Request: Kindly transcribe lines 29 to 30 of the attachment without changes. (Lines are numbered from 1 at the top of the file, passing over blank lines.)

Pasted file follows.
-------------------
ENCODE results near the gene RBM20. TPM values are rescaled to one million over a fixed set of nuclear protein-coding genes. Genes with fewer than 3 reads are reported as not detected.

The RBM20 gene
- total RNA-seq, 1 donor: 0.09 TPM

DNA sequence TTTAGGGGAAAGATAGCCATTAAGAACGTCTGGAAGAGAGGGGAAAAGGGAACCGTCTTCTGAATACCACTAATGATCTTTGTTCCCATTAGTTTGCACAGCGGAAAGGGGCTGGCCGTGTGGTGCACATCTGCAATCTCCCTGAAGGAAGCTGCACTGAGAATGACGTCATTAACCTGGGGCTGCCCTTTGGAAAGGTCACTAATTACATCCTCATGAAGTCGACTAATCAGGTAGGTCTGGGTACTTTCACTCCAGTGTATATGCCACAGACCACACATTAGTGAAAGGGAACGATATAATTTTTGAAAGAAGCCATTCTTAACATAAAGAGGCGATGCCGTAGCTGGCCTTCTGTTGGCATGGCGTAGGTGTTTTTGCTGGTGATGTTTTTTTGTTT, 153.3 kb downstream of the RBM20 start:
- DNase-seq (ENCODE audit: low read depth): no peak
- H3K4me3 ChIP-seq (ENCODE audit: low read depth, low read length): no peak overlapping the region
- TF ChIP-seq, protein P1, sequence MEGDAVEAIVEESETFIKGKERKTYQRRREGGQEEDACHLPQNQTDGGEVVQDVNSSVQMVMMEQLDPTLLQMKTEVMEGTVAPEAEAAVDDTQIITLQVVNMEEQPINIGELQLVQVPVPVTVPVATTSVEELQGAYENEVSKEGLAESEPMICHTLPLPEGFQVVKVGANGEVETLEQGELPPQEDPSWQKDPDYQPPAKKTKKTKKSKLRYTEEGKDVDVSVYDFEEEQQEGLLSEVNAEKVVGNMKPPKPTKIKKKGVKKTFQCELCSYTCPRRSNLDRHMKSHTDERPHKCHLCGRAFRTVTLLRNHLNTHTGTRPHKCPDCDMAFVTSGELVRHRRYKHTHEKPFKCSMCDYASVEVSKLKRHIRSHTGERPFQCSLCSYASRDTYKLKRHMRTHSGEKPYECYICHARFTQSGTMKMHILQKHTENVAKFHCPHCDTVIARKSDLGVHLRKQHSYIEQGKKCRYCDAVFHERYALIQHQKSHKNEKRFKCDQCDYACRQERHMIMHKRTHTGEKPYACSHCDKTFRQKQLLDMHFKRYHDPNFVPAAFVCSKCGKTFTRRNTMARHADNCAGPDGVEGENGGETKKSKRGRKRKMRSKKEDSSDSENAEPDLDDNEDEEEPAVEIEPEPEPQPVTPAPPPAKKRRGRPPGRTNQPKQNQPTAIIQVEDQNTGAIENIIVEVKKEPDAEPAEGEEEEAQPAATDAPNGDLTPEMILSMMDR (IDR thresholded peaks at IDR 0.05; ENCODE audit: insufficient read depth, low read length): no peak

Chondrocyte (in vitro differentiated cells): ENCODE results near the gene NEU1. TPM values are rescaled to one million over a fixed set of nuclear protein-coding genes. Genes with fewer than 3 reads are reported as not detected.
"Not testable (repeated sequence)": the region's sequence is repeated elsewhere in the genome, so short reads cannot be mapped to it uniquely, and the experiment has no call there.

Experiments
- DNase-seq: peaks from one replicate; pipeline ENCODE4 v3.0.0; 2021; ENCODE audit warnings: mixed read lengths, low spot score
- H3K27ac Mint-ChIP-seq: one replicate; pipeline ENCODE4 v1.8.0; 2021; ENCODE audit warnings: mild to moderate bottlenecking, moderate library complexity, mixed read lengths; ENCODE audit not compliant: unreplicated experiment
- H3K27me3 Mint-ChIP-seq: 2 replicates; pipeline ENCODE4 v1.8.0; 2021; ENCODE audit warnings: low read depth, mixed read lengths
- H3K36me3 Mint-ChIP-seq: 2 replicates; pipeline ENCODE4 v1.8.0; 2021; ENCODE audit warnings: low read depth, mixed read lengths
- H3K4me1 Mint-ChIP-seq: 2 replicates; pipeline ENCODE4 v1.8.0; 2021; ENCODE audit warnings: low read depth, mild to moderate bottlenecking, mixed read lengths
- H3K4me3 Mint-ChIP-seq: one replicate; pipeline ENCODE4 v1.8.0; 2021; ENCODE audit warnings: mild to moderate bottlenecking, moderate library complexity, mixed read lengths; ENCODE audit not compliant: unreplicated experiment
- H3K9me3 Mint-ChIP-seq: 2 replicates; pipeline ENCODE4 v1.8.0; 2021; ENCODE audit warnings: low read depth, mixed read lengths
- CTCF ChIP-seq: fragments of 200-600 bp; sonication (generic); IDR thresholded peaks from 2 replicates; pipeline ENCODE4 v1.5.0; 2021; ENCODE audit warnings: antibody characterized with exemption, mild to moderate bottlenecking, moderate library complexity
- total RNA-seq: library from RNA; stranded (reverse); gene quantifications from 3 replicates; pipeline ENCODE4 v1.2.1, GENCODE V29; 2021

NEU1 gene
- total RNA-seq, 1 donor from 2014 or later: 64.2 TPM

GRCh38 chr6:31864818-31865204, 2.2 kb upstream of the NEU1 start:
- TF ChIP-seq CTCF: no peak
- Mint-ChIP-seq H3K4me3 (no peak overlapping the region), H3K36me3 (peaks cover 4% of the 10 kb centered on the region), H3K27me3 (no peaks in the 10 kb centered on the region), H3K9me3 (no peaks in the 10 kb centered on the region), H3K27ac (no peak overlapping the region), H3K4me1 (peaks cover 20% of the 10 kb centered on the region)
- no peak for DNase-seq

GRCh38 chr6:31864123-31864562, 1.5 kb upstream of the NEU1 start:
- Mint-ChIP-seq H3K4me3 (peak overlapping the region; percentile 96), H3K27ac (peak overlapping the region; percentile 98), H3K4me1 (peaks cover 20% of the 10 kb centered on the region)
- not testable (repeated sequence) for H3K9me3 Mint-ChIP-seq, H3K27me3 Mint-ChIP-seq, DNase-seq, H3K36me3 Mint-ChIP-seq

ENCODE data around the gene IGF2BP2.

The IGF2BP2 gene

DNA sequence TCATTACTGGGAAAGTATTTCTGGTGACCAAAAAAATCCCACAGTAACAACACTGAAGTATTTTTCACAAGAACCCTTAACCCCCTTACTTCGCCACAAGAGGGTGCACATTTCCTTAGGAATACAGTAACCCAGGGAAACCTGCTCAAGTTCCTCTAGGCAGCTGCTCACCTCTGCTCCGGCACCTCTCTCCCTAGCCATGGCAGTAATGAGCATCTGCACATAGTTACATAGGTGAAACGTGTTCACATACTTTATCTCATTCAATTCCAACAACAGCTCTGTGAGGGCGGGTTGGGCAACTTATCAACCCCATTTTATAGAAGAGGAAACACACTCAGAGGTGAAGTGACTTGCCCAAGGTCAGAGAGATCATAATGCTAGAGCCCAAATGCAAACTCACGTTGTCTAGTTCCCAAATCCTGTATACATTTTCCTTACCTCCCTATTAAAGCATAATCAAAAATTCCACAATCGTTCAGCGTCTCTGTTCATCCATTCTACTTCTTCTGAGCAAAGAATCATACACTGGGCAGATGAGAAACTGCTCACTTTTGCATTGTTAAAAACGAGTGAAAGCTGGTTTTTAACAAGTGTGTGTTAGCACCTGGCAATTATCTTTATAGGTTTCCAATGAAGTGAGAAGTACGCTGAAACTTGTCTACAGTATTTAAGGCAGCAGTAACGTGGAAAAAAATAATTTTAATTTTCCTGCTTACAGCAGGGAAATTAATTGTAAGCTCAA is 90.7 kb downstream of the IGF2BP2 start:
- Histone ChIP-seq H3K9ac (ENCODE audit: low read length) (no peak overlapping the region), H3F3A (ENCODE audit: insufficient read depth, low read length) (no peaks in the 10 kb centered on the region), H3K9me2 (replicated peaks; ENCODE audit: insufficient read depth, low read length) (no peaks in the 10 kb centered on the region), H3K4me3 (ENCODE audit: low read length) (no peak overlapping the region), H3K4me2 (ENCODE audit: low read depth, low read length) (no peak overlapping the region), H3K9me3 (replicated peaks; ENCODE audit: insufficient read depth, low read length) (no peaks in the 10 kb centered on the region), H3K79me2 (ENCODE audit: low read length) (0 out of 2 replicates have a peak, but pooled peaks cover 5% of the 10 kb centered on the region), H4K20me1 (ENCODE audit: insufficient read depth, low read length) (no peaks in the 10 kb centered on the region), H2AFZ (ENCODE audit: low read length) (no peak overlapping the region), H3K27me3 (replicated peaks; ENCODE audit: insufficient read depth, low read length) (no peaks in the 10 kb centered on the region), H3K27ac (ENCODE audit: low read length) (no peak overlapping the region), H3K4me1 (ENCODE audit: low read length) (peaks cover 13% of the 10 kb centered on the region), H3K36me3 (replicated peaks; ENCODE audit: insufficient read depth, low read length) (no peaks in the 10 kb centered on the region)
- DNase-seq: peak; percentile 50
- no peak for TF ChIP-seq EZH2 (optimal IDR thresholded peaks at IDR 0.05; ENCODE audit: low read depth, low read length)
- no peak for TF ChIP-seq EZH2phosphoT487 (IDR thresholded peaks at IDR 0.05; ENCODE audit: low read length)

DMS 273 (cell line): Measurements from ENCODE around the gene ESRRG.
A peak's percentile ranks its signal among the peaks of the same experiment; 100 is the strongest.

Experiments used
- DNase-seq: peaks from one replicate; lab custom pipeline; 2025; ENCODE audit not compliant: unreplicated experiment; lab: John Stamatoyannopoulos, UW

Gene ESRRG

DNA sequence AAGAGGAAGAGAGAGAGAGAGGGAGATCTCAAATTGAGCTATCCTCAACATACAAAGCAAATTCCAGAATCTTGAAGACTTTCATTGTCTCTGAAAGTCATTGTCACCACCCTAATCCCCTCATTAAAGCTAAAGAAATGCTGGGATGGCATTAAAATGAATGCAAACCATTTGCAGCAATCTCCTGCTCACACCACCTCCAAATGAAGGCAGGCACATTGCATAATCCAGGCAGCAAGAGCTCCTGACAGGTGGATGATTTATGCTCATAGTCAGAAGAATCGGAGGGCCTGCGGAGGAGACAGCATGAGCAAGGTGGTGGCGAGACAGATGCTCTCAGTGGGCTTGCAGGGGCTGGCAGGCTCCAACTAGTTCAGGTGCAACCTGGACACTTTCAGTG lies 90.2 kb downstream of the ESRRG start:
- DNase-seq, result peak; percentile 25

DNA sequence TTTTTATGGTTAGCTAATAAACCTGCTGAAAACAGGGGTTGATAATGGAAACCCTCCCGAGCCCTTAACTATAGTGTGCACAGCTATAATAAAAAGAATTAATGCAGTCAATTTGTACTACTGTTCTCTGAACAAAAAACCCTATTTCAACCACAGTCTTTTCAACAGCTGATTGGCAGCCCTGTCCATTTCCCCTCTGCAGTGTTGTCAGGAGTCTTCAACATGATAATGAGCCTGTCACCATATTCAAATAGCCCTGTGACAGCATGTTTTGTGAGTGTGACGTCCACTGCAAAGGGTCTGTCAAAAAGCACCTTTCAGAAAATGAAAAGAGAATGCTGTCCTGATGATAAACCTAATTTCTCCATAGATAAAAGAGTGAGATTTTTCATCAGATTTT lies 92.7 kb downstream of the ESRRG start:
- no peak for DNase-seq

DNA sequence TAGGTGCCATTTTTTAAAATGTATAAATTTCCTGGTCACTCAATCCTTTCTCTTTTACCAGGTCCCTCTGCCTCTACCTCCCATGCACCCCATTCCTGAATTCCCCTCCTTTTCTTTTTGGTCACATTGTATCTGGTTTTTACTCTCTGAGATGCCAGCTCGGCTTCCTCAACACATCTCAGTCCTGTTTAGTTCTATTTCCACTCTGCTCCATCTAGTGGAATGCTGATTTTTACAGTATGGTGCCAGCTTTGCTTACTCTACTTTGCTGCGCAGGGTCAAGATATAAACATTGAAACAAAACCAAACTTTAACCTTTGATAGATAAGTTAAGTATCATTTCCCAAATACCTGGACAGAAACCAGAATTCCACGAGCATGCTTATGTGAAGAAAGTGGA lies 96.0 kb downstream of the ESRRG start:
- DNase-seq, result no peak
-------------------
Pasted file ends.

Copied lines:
ENCODE data around the gene IGF2BP2.

The IGF2BP2 gene